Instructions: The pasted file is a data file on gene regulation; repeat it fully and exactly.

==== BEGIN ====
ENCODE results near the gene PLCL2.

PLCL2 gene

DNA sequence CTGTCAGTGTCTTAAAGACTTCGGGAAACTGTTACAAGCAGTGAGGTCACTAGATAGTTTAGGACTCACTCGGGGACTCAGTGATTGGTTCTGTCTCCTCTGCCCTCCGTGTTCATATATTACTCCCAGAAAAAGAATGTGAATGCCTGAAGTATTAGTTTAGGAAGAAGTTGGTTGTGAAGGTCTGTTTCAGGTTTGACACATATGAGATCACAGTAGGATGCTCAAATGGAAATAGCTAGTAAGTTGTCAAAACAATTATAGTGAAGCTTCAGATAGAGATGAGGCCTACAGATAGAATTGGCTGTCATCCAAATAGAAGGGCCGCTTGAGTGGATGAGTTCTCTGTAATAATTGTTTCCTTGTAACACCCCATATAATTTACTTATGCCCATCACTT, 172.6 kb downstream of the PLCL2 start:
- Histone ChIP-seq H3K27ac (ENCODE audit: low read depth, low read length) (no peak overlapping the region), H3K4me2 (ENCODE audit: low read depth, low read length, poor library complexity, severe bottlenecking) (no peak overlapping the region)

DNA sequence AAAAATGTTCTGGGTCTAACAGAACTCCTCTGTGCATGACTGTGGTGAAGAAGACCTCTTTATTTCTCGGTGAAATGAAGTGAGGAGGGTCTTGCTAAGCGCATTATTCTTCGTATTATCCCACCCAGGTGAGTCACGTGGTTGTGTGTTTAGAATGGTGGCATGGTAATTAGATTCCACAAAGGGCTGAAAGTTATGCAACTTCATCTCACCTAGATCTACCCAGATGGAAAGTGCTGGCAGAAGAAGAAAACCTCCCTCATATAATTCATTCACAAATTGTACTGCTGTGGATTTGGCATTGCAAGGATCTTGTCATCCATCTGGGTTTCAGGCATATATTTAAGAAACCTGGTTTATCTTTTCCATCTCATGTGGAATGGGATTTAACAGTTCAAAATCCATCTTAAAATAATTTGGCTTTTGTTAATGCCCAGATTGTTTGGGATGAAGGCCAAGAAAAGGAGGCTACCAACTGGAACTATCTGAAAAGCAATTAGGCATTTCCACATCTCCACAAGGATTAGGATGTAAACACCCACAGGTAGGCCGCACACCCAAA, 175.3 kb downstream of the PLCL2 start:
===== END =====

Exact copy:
ENCODE results near the gene PLCL2.

PLCL2 gene

DNA sequence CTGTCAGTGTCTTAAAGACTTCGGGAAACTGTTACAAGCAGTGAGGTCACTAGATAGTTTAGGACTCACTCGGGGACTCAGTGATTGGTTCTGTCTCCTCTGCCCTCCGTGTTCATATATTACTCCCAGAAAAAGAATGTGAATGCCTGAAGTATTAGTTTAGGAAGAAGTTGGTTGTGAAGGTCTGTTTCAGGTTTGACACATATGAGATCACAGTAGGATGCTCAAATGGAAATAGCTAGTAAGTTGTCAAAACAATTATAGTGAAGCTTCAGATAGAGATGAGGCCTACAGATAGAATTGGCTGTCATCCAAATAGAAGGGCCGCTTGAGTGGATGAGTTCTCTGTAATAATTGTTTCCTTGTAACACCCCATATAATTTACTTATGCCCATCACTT, 172.6 kb downstream of the PLCL2 start:
- Histone ChIP-seq H3K27ac (ENCODE audit: low read depth, low read length) (no peak overlapping the region), H3K4me2 (ENCODE audit: low read depth, low read length, poor library complexity, severe bottlenecking) (no peak overlapping the region)

DNA sequence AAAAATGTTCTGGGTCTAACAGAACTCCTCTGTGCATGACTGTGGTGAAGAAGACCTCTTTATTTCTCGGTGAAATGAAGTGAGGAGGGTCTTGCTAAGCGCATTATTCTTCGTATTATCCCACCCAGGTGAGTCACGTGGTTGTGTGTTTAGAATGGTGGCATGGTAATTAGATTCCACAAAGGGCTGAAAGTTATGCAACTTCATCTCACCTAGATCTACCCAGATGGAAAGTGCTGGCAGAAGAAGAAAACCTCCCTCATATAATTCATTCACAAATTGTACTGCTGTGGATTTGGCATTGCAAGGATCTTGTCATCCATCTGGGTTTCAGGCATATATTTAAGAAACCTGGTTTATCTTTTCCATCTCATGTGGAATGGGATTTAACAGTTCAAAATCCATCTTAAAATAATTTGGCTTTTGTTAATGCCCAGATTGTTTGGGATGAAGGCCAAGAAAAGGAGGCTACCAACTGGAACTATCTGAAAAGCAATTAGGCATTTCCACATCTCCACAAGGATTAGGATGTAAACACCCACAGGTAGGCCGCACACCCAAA, 175.3 kb downstream of the PLCL2 start: